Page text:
This is a case where authorities are clearly missing the forest for the trees. It’s true that any of the 3,500 individual acts recorded in this report—theft, trespassing, etc.—are minor infractions compared to a lot of what police have to deal with, but the sheer number of incidents means this is a tremendous nuisance for the city and wastes a lot of police time arresting the same people over and over. Seattle would probably reduce the negative impact of homelessness dramatically if it would just get serious about the repeat offenders on this list. Instead, it allows them to cycle through the system and continue to create a nuisance that angers a lot of neighbors and business owners and makes the police look helpless in the process.
But of course this is Seattle so there are already complaints the report is unfair to the homeless:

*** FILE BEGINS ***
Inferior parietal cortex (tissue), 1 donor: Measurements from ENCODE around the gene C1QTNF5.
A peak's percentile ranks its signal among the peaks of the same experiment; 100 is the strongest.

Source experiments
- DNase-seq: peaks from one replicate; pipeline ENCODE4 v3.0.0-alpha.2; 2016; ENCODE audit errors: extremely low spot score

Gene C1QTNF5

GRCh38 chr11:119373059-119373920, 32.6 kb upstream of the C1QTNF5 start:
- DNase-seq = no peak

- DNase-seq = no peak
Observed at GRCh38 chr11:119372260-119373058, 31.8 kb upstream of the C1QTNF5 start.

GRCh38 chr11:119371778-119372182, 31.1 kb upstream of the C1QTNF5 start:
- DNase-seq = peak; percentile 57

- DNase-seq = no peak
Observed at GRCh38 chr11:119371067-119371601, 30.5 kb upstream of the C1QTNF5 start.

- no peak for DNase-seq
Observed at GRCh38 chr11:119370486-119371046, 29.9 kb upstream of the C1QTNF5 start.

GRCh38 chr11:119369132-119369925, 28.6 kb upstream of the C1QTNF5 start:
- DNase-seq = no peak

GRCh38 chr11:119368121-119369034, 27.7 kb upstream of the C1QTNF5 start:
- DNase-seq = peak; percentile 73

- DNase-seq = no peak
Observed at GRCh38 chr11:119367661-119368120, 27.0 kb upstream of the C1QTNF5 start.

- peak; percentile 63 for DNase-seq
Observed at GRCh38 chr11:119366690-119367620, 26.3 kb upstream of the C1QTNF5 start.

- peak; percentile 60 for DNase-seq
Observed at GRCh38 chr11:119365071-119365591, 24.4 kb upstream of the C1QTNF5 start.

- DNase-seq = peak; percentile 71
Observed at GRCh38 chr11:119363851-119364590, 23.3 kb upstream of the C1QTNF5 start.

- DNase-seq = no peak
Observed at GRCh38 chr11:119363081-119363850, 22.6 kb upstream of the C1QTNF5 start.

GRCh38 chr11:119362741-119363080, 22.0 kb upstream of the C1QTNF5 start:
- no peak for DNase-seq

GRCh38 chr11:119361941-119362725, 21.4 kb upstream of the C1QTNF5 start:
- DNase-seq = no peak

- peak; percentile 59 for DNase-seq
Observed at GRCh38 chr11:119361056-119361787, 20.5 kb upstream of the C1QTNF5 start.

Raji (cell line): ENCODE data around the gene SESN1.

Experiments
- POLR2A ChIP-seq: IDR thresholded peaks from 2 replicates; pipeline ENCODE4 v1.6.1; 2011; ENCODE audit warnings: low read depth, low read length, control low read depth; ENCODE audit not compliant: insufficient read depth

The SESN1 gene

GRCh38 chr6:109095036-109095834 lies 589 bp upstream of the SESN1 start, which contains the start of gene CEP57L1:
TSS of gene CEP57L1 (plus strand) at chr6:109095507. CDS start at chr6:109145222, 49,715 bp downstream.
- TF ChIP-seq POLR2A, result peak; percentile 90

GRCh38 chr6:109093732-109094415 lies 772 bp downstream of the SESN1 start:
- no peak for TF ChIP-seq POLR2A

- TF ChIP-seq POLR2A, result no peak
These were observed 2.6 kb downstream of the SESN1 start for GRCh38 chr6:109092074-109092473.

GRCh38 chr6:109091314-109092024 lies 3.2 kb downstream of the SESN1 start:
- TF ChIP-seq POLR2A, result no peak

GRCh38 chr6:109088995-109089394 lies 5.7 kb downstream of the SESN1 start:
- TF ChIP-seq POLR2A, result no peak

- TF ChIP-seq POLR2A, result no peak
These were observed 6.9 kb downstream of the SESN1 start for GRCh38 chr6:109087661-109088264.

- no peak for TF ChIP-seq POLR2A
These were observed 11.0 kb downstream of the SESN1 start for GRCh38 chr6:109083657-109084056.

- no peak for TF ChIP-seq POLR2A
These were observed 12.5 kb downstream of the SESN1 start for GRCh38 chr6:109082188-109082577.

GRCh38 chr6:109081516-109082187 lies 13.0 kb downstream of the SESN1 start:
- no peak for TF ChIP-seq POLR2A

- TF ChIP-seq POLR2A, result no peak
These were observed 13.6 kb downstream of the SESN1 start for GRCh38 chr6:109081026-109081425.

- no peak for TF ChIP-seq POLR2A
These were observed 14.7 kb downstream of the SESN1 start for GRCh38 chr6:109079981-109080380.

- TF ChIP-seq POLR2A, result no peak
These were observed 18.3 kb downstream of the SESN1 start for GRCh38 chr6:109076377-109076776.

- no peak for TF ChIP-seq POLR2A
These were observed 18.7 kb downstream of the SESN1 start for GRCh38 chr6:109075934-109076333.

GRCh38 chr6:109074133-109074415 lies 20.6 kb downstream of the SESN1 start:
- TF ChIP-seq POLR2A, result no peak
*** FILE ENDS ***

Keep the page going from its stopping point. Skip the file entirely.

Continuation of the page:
Anita Khandelwal, the director of the King County Department of Public Defense, said in a statement:
“A report issued today by several neighborhood districts in Seattle underscores the complete inefficacy of the criminal legal system in addressing homelessness and behavioral health issues. It underscores the fact that we continue to criminalize mental illness and homelessness, when in fact we need a new approach – one that provides meaningful supports for people in our community who are struggling.”
“The report fails to recognize the humanity of the people it profiles, most of whom are our clients. At the same time, by showcasing the failures of the system, it reinforces what we know: Our clients are harmed by incarceration, and our community needs to provide them with housing and services.”
How can the focus be that they are harmed by incarceration when the report says they’re not incarcerated most of the time? This report doesn’t say that homelessness is criminalized, it says drug addicts stealing to buy drugs are cycling through the system without consequences. What about the harm these people are doing to businesses and neighbors? Perhaps Seattle should focus a bit more on that and bit less on giving these homeless drug-addicts a lifetime pass on petty crime.
Here’s a report from King 5 News: